California: Housing Shortage or People Overage?

Joe's picture

By Joe Guzzardi

Joe is a CAPS Senior Writing Fellow whose commentaries about California's social issues have run in newspapers throughout California and the country for nearly 30 years. Contact Joe at joeguzzardi@capsweb.org, or find him on Twitter @joeguzzardi19.

The writer's views are his own.

July 13, 2017
Last month, a lead Los Angeles Times story focused on California’s housing shortage, especially acute in the low and very low income sectors. In 1967, Gov. Ronald Reagan signed a law that ordered cities and counties to plan every eight years for new home construction to meet the needs of all economic segments of their communities. Critics call the law useless since it requires plans, but doesn’t mandate that the homes actually be built.

Three studies reviewed the state’s housing shortages: McKinsey, the California Department of Housing and Community Development, and the California Legislative Analyst’s Office. Collectively, they concluded that California’s home prices and rents are among the nation’s highest, and that unaffordable housing creates a $100 billion drag on the state’s economy. California’s top housing official, Ben Metcalf, claims that the state’s home affordability crisis is the worst in state history, and has led to a sharp spike in homelessness. About 22 percent of the nation’s homeless live in California.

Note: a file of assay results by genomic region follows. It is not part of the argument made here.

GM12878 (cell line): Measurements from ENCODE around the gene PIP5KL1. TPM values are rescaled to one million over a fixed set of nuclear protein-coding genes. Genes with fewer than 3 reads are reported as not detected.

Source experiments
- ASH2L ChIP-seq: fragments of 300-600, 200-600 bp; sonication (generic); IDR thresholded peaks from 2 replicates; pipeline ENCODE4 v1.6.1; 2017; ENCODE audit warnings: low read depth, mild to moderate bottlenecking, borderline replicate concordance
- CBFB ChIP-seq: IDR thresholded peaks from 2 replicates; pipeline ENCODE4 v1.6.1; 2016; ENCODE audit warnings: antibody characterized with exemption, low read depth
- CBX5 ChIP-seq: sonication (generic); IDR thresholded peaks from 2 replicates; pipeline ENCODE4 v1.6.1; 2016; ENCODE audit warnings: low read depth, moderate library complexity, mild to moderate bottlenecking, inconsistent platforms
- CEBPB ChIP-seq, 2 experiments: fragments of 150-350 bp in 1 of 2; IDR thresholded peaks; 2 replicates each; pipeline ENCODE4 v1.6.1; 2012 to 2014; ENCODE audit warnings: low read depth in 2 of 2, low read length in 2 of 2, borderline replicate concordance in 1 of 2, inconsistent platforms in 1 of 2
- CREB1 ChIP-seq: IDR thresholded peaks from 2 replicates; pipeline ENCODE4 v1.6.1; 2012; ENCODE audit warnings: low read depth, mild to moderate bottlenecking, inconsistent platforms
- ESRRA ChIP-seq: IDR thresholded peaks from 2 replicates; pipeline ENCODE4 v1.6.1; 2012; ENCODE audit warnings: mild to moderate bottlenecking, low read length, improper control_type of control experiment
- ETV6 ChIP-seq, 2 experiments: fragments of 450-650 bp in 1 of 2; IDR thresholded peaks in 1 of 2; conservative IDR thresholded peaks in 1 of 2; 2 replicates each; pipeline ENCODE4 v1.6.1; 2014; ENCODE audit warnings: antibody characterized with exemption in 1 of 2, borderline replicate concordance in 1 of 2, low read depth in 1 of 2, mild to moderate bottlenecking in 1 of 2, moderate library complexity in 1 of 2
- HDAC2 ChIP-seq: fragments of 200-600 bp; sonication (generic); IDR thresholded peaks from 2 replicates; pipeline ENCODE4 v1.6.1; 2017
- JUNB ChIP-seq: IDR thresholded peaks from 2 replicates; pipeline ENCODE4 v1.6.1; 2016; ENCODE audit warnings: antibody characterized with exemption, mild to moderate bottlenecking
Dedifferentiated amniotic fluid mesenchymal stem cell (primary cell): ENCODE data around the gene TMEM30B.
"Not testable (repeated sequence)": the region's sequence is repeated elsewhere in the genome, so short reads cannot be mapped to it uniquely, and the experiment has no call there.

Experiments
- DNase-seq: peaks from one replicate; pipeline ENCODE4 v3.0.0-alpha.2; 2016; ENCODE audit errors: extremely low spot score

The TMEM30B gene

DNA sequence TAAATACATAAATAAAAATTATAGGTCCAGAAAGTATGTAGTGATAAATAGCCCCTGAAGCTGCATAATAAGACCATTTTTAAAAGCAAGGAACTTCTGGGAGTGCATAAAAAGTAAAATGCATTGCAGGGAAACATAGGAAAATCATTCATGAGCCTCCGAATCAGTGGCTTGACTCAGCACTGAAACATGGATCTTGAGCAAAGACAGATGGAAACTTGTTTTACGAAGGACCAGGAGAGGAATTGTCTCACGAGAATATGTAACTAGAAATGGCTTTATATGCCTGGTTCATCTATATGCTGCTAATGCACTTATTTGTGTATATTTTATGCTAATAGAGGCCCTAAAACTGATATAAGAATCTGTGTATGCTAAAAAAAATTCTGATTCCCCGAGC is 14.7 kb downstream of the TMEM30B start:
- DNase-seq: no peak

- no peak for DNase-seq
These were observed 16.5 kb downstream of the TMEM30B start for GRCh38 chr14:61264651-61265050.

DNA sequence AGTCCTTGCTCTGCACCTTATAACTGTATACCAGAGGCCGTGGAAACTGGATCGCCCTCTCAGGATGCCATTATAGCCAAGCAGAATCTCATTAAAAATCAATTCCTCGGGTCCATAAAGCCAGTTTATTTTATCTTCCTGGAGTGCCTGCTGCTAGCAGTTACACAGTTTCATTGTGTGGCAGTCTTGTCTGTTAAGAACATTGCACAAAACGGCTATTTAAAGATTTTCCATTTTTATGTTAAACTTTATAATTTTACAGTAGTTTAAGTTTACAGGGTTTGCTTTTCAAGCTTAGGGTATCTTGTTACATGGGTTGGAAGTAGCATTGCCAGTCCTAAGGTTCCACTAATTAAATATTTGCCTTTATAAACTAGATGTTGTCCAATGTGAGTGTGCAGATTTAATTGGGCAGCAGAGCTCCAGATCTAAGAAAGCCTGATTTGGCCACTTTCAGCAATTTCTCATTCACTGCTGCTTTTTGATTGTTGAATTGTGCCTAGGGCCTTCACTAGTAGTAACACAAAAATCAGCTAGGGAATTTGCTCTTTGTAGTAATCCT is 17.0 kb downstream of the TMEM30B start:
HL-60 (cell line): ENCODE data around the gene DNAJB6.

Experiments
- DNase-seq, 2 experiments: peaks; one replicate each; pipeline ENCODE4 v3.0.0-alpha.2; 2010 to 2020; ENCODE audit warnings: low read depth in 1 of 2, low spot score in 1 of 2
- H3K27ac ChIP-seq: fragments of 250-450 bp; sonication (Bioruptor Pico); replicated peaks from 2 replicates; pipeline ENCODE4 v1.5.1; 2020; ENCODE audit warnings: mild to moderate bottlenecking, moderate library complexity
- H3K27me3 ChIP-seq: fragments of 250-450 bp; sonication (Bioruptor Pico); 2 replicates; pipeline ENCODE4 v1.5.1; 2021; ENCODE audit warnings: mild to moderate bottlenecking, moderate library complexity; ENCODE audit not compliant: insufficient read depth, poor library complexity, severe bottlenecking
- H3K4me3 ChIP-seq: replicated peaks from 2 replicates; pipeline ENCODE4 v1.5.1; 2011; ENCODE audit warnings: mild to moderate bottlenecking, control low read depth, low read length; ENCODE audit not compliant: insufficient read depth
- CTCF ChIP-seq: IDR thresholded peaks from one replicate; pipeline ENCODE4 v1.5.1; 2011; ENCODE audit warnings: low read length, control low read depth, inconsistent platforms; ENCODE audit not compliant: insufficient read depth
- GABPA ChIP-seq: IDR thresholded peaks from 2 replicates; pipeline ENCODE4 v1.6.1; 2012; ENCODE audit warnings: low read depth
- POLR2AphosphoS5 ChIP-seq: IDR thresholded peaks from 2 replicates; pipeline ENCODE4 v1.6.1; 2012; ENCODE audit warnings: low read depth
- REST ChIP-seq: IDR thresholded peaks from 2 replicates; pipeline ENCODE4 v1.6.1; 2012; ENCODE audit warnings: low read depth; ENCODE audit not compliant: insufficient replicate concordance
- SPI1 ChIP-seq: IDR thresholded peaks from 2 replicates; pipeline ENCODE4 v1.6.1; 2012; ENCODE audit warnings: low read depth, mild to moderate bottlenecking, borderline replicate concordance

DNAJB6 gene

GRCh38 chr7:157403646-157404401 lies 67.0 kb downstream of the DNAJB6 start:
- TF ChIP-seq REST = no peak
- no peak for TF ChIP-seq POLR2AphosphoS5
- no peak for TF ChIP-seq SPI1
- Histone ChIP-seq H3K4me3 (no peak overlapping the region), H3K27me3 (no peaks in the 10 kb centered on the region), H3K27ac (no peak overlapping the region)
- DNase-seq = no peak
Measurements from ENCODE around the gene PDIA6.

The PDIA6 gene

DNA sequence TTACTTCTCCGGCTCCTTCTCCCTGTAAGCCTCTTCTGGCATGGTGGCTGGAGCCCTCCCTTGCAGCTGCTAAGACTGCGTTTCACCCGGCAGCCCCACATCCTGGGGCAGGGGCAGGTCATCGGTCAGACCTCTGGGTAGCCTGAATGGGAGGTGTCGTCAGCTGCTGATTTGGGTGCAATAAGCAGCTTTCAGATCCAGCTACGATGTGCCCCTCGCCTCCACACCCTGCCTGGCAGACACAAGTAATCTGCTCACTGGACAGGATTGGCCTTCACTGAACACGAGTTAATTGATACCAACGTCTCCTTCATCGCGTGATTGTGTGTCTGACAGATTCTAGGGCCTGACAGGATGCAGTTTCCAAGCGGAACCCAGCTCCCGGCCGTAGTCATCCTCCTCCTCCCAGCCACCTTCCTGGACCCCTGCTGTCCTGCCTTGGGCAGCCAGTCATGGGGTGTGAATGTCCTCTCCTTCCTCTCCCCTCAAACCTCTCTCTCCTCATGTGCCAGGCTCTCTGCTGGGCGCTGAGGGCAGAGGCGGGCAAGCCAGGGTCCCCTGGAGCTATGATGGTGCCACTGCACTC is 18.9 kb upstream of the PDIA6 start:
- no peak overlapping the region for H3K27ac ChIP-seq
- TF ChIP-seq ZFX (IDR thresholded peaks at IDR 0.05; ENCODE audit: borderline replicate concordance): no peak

rows of houses

According to the three studies, California will have to build about 200,000 homes each year to stabilize costs. But no matter how many houses are built, population growth will outpace new construction. The State Department of Finance predicts that California’s population will add 6.5 million residents by 2036.

A permanent answer to California’s housing shortage would be to limit population growth. Fewer people means California would require less housing which in turn would reduce sprawl and help protect the environment. Californians for Population Stabilization has developed a list of solutions that would slow immigration, the leading contributor to the state’s overpopulation. Included are slow legal immigration to traditional levels, and ending birthright citizenship automatically granted to illegal aliens’ U.S.-born children. 

Please go to the CAPS Action Alert page here to urge Congress to support HR 140, the bill that would abolish birthright citizenship, an important step toward reducing overpopulation.
 
Categories: 

CAPS blog posts may be republished or reposted only in their entirety. Please credit CAPS as www.capsweb.org. CAPS assumes no responsibility for where blog posts might be republished or reposted. Views expressed in CAPS blog posts do not necessarily reflect the official position of CAPS.

Top